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Near-infrared Emission Spectrum of WASP-103b Using Hubble Space Telescope/Wide Field Camera 3

Cartier, Kimberly M. S. and Beatty, Thomas G. and Zhao, Ming and Line, Michael and Ngo, Henry and Mawet, Dimitri and Stassun, Keivan G. and Wright, Jason T. and Kreidberg, Laura and Fortney, Jonathan and Knutson, Heather (2017) Near-infrared Emission Spectrum of WASP-103b Using Hubble Space Telescope/Wide Field Camera 3. Astronomical Journal, 153 (1). Art. No. 34. ISSN 1538-3881. https://resolver.caltech.edu/CaltechAUTHORS:20170104-141040048

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Abstract

We present here our observations and analysis of the dayside emission spectrum of the hot Jupiter WASP-103b. We observed WASP-103b during secondary eclipse using two visits of the Hubble Space Telescope with the G141 grism on Wide Field Camera 3 in spatial scan mode. We generated secondary eclipse light curves of the planet in both blended white-light and spectrally binned wavechannels from 1.1-1.7 µm and corrected the light curves for flux contamination from a nearby companion star. We modeled the detector systematics and secondary eclipse spectrum using Gaussian process regression and found that the near-IR emission spectrum of WASP-103b is featureless across the observed near-IR region to down to a sensitivity of 175 ppm, and shows a shallow slope toward the red. The atmosphere has a single brightness temperature of T_B = 2890 K across this wavelength range. This region of the spectrum is indistinguishable from isothermal, but may not manifest from a physically isothermal system, i.e., pseudo-isothermal. A solar-metallicity profile with a thermal inversion layer at 10^(−2) bar fits the spectrum of WASP-103b with high confidence, as do an isothermal profile with solar metallicity and a monotonically decreasing atmosphere with C/O > 1. The data rule out a monotonically decreasing atmospheric profile with solar composition, and we rule out a low-metallicity decreasing profile as unphysical for this system. The pseudo-isothermal profile could be explained by a thermal inversion layer just above the layer probed by our observations, or by clouds or haze in the upper atmosphere. Transmission spectra at optical wavelengths would allow us to better distinguish between potential atmospheric models.


Item Type:Article
Related URLs:
URLURL TypeDescription
http://dx.doi.org/10.3847/1538-3881/153/1/34DOIArticle
http://iopscience.iop.org/article/10.3847/1538-3881/153/1/34/metaPublisherArticle
ORCID:
AuthorORCID
Cartier, Kimberly M. S.0000-0001-8213-1597
Beatty, Thomas G.0000-0002-9539-4203
Zhao, Ming0000-0002-4258-9517
Line, Michael0000-0002-2338-476X
Ngo, Henry0000-0001-5172-4859
Mawet, Dimitri0000-0002-8895-4735
Stassun, Keivan G.0000-0002-3481-9052
Wright, Jason T.0000-0001-6160-5888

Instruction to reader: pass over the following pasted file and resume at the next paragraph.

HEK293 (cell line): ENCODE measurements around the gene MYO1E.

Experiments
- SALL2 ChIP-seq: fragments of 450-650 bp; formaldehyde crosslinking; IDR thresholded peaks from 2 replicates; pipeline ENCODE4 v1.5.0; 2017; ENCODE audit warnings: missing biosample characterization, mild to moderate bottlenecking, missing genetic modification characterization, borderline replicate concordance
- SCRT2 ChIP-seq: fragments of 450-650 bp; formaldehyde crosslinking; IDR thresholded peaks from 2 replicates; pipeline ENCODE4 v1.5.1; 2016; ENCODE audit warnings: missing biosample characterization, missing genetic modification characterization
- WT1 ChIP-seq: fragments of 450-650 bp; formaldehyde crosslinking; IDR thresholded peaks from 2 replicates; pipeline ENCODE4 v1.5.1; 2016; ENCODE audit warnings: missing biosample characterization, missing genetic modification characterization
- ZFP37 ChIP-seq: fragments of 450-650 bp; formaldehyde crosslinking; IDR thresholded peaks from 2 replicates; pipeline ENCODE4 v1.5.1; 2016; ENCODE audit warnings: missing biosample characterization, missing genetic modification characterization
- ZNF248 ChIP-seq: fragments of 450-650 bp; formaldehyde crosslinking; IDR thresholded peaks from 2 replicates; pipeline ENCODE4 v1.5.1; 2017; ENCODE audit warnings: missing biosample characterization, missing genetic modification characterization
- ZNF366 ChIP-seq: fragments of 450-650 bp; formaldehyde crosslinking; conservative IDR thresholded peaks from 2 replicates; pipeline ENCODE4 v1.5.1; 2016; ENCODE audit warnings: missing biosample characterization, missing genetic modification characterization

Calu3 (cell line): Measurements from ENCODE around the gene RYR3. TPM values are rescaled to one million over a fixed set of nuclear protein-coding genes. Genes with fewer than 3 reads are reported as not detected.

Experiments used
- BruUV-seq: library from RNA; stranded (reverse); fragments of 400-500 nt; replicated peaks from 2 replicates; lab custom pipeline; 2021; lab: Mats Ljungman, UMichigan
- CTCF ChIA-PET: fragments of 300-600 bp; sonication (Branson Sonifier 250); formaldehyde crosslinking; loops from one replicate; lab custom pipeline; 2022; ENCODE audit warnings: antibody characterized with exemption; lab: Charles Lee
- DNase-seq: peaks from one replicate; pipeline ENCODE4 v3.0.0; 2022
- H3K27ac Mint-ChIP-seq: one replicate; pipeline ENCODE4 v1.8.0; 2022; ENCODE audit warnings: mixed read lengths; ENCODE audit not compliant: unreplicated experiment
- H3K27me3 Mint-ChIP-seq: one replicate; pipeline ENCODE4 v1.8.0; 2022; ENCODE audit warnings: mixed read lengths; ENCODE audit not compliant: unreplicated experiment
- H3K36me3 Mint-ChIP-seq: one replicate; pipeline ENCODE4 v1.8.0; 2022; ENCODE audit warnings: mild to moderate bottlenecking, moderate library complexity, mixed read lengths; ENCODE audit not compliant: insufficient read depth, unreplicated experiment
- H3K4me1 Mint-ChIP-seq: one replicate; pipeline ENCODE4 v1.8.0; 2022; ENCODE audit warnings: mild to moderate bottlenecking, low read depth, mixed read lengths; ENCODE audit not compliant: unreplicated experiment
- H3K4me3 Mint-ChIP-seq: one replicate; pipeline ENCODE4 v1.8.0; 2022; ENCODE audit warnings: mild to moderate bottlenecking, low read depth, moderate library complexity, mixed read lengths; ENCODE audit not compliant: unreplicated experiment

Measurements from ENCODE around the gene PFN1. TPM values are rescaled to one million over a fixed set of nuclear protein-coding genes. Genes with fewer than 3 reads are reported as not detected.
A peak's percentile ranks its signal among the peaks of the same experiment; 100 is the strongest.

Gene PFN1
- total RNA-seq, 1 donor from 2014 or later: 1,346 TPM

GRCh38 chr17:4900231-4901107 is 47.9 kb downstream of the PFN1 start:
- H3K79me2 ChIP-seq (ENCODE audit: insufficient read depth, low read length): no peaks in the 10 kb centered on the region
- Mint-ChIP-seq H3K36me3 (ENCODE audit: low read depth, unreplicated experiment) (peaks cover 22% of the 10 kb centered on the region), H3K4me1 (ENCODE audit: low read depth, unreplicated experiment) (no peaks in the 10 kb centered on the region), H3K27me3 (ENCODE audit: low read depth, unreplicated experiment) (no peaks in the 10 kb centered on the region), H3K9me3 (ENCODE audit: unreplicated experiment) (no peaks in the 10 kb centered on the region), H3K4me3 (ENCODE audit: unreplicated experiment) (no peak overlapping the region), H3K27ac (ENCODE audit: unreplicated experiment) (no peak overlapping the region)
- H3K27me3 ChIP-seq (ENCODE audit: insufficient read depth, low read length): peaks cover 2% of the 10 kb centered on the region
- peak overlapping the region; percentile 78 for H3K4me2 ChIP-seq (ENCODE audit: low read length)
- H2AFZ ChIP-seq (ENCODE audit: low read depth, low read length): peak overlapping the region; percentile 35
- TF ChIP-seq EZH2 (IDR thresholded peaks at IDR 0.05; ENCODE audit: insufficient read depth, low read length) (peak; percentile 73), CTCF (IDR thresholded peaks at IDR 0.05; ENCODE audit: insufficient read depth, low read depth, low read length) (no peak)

Kreidberg, Laura0000-0003-0514-1147
Fortney, Jonathan0000-0002-9843-4354
Knutson, Heather0000-0002-0822-3095
Additional Information:© 2016. The American Astronomical Society. Received 2016 October 3; revised 2016 November 22; accepted 2016 November 25; published 2016 December 29. This work is partially funded by Hubble Space Telescope grants HST-GO-13660.005 (PI Wright) and HST-GO-13660.001-A (PI Zhao), and partially supported by funding from the Center for Exoplanets and Habitable Worlds. The Center for Exoplanets and Habitable Worlds is supported by the Pennsylvania State University, the Eberly College of Science, and the Pennsylvania Space Grant Consortium. Some of the data presented in this paper were obtained from the Mikulski Archive for Space Telescopes (MAST). STScI is operated by the Association of Universities for Research in Astronomy, Inc., under NASA contract NAS 5-26555. Support for MAST for non-HST data is provided by the NASA Office of Space Science via grant NNX13AC07G and by other grants and contracts. Some of the data presented herein were obtained at the W.M. Keck Observatory, which is operated as a scientific partnership among the California Institute of Technology, the University of California and the National Aeronautics and Space Administration. The Observatory was made possible by the generous financial support of the W.M. Keck Foundation. The authors wish to recognize and acknowledge the very significant cultural role and reverence that the summit of Mauna Kea has always had within the indigenous Hawaiian community. We are most fortunate to have the opportunity to conduct observations from this mountain. We gratefully acknowledge the use of SOA/NASA ADS, NASA, and STScI resources. Facilities: HST (WFC3), Keck (NIRC2). Based on observations with the NASA/ESA Hubble Space Telescope, obtained at the Space Telescope Science Institute, which is operated by AURA, Inc., under NASA contract NAS 5-26555.
Group:Astronomy Department
Funders:
Funding AgencyGrant Number
NASAHST-GO-13660.005
NASAHST-GO-13660.001-A
Center for Exoplanets and Habitable WorldsUNSPECIFIED
Eberly College of ScienceUNSPECIFIED
Pennsylvania Space Grant ConsortiumUNSPECIFIED
NASANAS 5-26555
NASANNX13AC07G
W. M. Keck FoundationUNSPECIFIED
Subject Keywords:eclipses; planetary systems; planets and satellites: atmospheres; techniques: photometric; techniques: spectroscopic
Issue or Number:1
Record Number:CaltechAUTHORS:20170104-141040048
Persistent URL:https://resolver.caltech.edu/CaltechAUTHORS:20170104-141040048
Official Citation:Kimberly M. S. Cartier et al 2017 AJ 153 34
Usage Policy:No commercial reproduction, distribution, display or performance rights in this work are provided.
ID Code:73219
Collection:CaltechAUTHORS
Deposited By: George Porter
Deposited On:04 Jan 2017 22:30
Last Modified:06 Nov 2019 18:29

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